My Name is Maria Isabel by Alma Flor Ada

My Name is Maria Isabel by Alma Flor Ada (originally published 1993) is a thought-provoking story about a shy Hispanic girl growing up in the USA who finds herself in a new school. When her teacher decides to call her “Mary” instead of Maria Isabel, she misses opportunities and gets in trouble for not paying attention. In this brief collection of situations, reflections, and flashbacks, Maria Isabel’s story reflects on how important names and families are to our own personal identity.

I really enjoyed My Name is Maria Isabel. There is so much in this slim early chapter book to explore and discuss. It is less than 70 pages, but Maria Isabel’s situation stayed with me. Because she is a shy person, Maria Isabel shares a gentle and reflective story. She frequently recalls things happening with other friends and with loved family members in the past months as she moved into her current situation.

But none of the reflection comes across in the story as “telling” about her past, her family, or her priorities. On the contrary, her past and her present seem very much alive. The author did a great job of “showing” instead of “telling” throughout the book. Although her teacher thinks she does not pay attention and possibly is not “smart” because she cannot answer simple questions, Maria Isabel is active, involved, and intelligent, as her thoughts show.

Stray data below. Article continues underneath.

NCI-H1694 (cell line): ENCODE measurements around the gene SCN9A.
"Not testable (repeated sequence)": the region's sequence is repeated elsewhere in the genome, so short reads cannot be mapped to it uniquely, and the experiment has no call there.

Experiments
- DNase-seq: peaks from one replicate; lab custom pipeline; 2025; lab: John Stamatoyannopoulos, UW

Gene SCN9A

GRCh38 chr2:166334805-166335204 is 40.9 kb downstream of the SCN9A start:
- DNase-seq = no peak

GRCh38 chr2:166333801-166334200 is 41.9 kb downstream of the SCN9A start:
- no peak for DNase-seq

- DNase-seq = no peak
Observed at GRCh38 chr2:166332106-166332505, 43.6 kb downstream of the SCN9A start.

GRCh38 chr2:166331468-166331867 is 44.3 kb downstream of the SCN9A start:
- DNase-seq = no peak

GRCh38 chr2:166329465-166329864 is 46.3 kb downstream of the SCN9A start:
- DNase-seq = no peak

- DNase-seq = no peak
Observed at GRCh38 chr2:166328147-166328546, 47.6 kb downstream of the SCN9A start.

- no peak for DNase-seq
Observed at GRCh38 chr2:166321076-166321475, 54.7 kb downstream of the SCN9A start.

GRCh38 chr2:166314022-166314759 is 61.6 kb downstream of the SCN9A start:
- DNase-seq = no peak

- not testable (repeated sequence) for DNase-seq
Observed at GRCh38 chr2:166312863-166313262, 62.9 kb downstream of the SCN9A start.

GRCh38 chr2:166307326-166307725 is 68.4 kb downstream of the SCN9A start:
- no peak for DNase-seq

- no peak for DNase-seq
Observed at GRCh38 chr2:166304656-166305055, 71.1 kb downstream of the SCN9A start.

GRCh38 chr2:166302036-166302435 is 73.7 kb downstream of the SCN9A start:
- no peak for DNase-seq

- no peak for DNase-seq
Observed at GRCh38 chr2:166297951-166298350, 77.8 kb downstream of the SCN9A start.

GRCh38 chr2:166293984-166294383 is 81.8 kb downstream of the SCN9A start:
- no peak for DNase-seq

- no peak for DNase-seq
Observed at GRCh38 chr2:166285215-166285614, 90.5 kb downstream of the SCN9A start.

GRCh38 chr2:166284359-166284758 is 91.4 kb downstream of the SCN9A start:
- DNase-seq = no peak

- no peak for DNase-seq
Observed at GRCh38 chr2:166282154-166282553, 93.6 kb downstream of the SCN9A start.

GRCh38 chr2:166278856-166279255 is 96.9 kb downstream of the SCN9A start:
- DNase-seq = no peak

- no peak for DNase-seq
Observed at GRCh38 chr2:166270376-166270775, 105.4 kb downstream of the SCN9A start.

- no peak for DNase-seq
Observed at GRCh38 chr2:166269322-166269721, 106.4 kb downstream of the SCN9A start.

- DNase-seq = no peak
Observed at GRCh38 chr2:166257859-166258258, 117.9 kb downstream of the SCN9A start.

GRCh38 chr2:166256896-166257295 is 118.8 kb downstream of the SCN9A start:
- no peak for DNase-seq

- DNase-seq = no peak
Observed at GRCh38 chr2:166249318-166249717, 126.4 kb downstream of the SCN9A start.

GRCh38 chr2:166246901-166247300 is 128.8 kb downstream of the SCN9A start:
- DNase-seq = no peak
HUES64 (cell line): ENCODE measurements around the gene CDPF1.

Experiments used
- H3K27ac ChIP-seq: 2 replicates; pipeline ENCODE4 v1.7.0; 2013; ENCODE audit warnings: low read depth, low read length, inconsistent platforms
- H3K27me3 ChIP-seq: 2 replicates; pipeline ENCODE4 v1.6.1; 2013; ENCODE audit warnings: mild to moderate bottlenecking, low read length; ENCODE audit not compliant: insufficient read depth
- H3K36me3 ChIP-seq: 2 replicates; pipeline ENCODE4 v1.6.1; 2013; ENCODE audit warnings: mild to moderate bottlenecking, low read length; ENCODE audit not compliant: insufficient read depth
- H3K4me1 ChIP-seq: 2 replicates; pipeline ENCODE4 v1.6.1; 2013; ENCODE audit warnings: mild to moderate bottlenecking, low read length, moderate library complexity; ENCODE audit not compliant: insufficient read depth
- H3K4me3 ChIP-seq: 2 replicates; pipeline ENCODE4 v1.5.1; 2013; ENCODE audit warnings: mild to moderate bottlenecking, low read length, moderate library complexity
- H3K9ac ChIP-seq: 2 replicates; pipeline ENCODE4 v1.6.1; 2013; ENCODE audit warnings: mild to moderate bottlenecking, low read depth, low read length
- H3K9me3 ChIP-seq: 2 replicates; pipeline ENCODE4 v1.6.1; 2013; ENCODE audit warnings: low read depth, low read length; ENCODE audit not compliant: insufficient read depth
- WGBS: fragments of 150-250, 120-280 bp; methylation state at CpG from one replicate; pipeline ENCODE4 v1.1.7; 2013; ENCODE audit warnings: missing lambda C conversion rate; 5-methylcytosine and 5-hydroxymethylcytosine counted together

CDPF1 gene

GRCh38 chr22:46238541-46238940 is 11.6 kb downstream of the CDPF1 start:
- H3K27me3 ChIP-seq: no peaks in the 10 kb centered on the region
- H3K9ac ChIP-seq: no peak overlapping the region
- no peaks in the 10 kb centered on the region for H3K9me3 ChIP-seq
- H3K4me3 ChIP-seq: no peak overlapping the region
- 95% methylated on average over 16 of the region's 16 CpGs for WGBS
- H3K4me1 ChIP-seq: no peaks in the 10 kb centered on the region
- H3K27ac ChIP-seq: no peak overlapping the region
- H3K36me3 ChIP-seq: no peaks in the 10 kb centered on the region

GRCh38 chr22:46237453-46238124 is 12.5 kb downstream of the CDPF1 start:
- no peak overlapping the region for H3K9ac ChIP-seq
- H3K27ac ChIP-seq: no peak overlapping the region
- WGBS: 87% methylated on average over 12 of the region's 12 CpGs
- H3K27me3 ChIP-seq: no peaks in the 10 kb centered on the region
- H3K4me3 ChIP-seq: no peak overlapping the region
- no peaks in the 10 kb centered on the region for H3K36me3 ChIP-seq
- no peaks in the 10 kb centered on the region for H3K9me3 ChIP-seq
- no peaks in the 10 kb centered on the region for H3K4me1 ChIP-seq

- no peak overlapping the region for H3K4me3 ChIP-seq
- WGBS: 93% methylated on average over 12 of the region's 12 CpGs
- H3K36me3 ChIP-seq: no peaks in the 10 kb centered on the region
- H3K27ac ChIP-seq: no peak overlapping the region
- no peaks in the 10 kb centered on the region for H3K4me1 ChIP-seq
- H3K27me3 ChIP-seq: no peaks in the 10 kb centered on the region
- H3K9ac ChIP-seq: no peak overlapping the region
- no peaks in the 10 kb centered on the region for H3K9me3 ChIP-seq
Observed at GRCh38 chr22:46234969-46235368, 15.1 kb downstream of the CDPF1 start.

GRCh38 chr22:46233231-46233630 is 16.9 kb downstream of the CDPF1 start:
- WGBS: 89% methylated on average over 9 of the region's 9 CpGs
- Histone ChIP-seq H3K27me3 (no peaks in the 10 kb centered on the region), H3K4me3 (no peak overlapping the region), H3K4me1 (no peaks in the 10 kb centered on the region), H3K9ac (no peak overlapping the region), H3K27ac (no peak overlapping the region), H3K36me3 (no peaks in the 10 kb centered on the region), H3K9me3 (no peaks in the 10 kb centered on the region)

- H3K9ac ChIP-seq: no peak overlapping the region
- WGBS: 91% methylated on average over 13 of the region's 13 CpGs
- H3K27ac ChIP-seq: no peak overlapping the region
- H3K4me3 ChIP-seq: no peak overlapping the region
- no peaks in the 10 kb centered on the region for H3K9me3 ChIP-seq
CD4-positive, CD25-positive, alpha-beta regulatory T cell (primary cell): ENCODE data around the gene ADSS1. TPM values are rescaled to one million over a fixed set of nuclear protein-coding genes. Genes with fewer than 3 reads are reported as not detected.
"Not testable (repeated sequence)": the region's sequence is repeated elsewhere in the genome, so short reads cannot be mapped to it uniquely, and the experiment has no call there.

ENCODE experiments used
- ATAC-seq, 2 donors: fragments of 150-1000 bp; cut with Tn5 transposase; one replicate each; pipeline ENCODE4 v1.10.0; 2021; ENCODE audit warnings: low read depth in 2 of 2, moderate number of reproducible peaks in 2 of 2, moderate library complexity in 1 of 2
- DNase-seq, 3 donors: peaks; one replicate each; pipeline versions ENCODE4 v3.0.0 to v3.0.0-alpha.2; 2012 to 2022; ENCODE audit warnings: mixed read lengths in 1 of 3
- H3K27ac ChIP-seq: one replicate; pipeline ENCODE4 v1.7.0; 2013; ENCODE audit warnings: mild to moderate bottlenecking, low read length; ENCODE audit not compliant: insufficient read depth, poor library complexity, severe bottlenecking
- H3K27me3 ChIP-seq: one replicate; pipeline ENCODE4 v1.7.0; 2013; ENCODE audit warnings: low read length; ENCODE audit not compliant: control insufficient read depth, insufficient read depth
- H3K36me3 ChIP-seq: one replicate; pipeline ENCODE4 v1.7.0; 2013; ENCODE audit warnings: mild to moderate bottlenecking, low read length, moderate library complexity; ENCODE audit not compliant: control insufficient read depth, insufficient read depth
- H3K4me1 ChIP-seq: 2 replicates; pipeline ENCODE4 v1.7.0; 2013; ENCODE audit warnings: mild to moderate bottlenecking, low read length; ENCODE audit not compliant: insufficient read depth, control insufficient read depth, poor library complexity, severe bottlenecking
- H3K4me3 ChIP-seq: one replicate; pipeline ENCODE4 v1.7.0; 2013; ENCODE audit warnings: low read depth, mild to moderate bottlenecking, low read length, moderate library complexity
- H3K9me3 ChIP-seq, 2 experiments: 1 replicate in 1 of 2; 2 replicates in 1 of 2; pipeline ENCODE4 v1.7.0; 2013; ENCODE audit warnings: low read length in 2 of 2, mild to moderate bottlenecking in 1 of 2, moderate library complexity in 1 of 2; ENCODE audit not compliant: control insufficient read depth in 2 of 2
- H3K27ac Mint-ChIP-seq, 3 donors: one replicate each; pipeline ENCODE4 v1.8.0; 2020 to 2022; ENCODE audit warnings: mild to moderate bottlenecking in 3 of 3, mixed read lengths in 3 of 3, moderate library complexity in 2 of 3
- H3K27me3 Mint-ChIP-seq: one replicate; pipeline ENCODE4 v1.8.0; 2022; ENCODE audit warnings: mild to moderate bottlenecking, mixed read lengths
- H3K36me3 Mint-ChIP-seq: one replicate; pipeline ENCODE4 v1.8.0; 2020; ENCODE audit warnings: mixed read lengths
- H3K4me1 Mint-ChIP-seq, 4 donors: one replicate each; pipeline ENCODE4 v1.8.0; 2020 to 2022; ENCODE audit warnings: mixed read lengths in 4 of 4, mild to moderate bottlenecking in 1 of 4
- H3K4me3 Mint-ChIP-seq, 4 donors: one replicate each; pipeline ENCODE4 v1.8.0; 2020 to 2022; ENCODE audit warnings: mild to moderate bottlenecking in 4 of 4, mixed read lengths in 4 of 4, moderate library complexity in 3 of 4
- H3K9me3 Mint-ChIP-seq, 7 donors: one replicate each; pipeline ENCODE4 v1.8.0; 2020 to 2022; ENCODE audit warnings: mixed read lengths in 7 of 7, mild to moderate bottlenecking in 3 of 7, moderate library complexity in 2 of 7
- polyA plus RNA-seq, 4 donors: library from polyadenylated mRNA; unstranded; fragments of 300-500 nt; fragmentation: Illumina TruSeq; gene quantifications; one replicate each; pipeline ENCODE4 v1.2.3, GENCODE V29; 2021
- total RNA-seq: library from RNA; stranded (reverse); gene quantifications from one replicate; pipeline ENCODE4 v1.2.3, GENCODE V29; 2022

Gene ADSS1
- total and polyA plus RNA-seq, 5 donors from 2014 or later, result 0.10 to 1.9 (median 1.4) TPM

I also especially liked the emphasis on her growing realization of her own identity. She is challenged in that identity in every step throughout the story. Most obvious is her teacher’s choice to call her “Mary Lopez” to avoid confusion with the other two Maria’s.

But more subtly, Maria Isabel must decide what she thinks about many aspects of her life. She does not want to wear makeup as her friend does. She knows she feels lonely. She does want to be in the school play, even though the teacher says she doesn’t. She knows the answers to the problems her teacher asks, even though she does not speak out and say those answers. And finally, at school, she is able to admit to her teacher in her “Greatest Wish” essay that her name, specific as it is, is a part of this identity as well. She has overcome her shyness in order to express her identity and insist that she be acknowledged. Like Charlotte and Wilbur in the book she reads, Maria Isabel comes to the self-realization that she is “terrific”, and that is how she breaks out of her frustrating web of shyness.

I like this slim book so much I believe I will be reading it with my son’s elementary grade homeschool language arts class next year, in connection with the picture book, The Name Jar, which explores similar themes of identity as related to our names.

What does your name mean to you?

About the author 

Rebecca Reid

Rebecca Reid is a homeschooling, stay-at-home mother seeking to make the journey of life-long learning fun by reading lots of good books. Rebecca Reads provides reviews of children's literature she has enjoyed with her children; nonfiction that enhances understanding of educational philosophies, history and more; and classical literature that Rebecca enjoys reading.

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